WHEN THE DAYLIGHT GOES OUT
REVIEW: THAT LONG DAMN DARK
BY RYAN LUÉVANO
It’s not often that a play is able to successfully transcend the limits of the stage and venture into cinematic territory, and even more so in a tiny black box theatre. Ashley’s Rose Wellman’s new play That Long Damn Dark does just that. This West Coast premiere presented by Red Cup Theatre Company features a plot that’s right out of a Hollywood thriller, yet doesn’t sacrifice the desiderata that a theatrical play demands. If you’re like me, and your RedBox pick is the kind where a murder occurs and the killers are on the run, then this is the play for you. And if the latter doesn’t sound like your idea of a good evening, then there’s a touching story for you to clutch on to—there’s something for everyone in That Long Damn Dark.
Wellman wastes no time initiating her story—the very first moment in the play is two teenagers standing over two dead bodies they’ve just stowed in a storage unit. Director Laura Steinroeder, with set designer JR Bruce follow suit by setting the scene for the audience to experience before the play even begins. The entire theatre space is covered with black plastic on the walls and the stage area is adorned with clusters of furniture covered in plastic wrap and boxes stacked throughout—we’re inside a storage unit. What’s more, the audience is situated facing each other on both ends of the stage creating a fish bowl effect and allowing the watchers to also be watched.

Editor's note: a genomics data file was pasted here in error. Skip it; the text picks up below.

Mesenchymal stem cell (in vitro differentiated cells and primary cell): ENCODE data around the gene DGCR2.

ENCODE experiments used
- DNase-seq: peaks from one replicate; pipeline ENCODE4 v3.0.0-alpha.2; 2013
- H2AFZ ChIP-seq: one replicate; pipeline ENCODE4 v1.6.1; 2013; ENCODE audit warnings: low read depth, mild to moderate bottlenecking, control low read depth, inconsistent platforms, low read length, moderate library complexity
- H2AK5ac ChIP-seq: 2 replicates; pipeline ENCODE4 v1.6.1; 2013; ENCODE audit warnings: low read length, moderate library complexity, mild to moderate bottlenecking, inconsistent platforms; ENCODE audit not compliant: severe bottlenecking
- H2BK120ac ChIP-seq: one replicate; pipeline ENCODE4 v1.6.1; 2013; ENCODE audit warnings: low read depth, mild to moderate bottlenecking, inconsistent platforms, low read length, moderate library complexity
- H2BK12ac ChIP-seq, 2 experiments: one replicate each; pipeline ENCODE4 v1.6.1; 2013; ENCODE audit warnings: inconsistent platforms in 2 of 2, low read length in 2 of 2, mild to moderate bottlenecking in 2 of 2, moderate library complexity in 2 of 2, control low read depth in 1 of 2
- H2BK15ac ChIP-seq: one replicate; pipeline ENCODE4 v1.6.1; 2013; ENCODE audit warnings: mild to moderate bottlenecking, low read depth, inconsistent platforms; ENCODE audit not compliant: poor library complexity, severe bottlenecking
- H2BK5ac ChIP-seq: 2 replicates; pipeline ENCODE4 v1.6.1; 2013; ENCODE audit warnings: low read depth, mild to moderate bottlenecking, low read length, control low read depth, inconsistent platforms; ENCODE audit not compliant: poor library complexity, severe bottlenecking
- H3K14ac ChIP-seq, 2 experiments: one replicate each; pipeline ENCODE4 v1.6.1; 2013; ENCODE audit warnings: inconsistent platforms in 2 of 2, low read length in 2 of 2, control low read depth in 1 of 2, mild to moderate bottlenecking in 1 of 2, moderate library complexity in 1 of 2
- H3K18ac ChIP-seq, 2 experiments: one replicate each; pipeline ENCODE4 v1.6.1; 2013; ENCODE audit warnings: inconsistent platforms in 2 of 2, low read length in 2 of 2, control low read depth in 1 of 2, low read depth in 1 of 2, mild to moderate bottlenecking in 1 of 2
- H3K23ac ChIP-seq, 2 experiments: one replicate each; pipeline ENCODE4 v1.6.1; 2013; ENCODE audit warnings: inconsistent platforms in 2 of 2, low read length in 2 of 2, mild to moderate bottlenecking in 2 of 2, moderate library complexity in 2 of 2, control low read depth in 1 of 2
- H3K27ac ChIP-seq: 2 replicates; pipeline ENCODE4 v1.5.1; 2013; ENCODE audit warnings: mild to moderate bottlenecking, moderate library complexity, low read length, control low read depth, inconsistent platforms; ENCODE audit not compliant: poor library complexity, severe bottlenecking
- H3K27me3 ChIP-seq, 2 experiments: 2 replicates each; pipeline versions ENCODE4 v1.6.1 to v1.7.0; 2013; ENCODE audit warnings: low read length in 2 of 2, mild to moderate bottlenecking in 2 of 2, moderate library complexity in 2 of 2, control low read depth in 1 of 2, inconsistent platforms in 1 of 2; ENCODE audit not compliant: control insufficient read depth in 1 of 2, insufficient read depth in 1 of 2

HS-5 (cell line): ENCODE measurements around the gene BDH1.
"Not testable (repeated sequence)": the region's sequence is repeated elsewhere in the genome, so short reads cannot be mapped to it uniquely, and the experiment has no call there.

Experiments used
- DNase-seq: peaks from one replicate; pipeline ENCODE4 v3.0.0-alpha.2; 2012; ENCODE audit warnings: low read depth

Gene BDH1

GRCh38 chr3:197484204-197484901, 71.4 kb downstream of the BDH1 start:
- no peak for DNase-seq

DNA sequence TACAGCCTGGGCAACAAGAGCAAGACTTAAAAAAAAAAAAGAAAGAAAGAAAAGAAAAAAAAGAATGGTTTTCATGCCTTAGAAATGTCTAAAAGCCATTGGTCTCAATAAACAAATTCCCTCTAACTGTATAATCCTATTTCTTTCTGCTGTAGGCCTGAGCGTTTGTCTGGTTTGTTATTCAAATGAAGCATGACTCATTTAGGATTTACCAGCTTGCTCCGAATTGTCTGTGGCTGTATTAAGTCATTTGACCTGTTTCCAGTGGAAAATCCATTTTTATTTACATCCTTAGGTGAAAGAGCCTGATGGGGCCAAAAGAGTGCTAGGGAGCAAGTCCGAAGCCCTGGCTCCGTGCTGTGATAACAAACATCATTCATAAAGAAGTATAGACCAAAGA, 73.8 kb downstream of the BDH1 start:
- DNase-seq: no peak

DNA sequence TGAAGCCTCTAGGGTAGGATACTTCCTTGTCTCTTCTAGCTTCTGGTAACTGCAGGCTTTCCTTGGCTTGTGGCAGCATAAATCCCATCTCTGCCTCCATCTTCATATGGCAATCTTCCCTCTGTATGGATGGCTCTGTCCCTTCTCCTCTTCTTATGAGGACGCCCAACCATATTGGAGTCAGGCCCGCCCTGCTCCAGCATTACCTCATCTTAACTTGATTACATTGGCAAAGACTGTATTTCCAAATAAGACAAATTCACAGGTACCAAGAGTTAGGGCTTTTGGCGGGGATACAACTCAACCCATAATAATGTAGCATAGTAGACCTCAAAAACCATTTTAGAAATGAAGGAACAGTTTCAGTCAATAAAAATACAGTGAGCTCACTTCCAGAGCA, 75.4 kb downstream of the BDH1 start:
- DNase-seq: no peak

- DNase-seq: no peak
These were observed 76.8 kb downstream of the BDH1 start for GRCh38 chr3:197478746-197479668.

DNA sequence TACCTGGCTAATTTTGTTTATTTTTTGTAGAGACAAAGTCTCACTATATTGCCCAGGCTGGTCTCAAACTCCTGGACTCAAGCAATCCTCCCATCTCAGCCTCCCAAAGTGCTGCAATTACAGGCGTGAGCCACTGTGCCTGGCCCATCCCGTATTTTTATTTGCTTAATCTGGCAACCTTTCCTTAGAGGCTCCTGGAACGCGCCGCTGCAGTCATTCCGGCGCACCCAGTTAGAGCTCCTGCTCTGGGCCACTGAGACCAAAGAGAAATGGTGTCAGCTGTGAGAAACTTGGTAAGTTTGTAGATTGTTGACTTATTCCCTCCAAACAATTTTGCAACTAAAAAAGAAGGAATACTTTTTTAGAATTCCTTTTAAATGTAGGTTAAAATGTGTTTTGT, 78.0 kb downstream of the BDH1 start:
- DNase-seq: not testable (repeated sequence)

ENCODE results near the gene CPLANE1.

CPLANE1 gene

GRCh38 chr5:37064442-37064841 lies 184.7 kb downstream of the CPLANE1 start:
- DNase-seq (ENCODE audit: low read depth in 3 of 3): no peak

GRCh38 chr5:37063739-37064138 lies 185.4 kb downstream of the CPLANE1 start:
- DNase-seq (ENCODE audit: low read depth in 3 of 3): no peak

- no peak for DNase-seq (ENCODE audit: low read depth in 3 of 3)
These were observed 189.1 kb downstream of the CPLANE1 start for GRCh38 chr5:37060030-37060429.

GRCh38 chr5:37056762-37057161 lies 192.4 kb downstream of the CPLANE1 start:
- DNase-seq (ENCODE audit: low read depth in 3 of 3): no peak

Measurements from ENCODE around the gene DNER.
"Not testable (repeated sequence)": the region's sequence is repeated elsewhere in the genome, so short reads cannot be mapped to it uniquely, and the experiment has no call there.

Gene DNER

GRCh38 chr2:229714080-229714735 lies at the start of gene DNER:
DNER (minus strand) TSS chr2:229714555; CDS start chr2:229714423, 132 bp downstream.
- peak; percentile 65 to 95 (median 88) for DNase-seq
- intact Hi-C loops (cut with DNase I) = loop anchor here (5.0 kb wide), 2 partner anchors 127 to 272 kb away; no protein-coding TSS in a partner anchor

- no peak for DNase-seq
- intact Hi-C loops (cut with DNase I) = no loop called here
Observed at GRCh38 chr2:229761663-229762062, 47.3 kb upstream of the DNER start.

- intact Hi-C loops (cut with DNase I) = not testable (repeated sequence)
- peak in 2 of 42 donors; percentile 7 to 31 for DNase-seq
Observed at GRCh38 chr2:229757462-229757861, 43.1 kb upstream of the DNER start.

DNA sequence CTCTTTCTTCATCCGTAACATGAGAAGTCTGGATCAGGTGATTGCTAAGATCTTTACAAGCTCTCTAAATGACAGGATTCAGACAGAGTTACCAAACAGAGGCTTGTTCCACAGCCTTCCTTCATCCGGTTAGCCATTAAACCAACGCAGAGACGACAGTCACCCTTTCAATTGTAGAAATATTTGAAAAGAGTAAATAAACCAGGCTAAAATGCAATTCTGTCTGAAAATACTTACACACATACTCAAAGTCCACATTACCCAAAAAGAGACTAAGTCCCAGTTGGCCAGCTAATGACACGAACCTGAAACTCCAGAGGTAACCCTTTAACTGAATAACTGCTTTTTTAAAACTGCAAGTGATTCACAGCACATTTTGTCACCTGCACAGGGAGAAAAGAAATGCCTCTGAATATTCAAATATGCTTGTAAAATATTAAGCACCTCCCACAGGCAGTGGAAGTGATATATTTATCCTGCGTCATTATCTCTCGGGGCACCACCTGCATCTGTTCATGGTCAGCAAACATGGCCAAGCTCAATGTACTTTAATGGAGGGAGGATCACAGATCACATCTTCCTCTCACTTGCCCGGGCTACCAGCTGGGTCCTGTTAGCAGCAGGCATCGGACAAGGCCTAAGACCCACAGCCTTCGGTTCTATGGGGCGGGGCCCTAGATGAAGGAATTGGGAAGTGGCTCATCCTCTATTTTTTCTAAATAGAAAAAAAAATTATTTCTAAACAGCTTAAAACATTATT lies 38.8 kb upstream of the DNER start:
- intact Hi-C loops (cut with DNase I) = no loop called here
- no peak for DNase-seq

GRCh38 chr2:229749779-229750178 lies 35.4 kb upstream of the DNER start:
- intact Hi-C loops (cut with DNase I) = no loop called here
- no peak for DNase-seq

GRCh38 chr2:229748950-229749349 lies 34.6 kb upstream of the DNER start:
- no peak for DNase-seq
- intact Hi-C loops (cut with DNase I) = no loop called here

Rod Hernandez-Farella (Todd) and Charmee Taylor (Leah) are an engaging Bonnie-and Clyde-like duo whose story audiences eagerly follow. We see Hernandez-Farella grapple with his character’s inner struggle between child-like naiveté and the responsibilities of being a man. His portrayal of Todd is honest and relatable—he is an embodiment of a little brother who’s eager to grow up, yet has much to learn. Taylor is the willing sidekick until the end when she makes a decision to do what she thinks is right. Taylor is gentle, innocent and inherently vulnerable; her performance easily convinces the audience to absolve her of the crime she’s committed.
Steinroeder takes the challenges of the play’s non-linear structure coupled with the confined space to make theatre magic—everything is precise and intriguing. The lighting design by Brandon Baruch, who is becoming known for his use of industrial lighting, without a doubt facilitates the storytelling here. Similar to Coeurage Theatre Company’s Urinetown (currently still running), Baruch employs work lights and a single light bulb hanging above to accent this piece with ominous shadows and stark up-lighting. With ghosts walking and talking throughout the play, this lighting is the perfect choice.
While That Long Damn Dark explores many important topics such as relationships, abuse, rape, death, love, and sexuality, what becomes the query of the evening is: whose is to blame? Come sit in the dark, take your friend, spouse, sibling, anyone, and I assure you there will be much to discuss once the play is through.
That Long Damn Dark is performing February 4th – 19th, Thursdays-Saturdays at 8PM & Saturdays & Sundays at 4PM at Atwater Village Theatre, 3269 Casitas Avenue, Los Angeles, CA 90039. For tickets please visit: www.redcuptheatreco.com. General Admission is $25.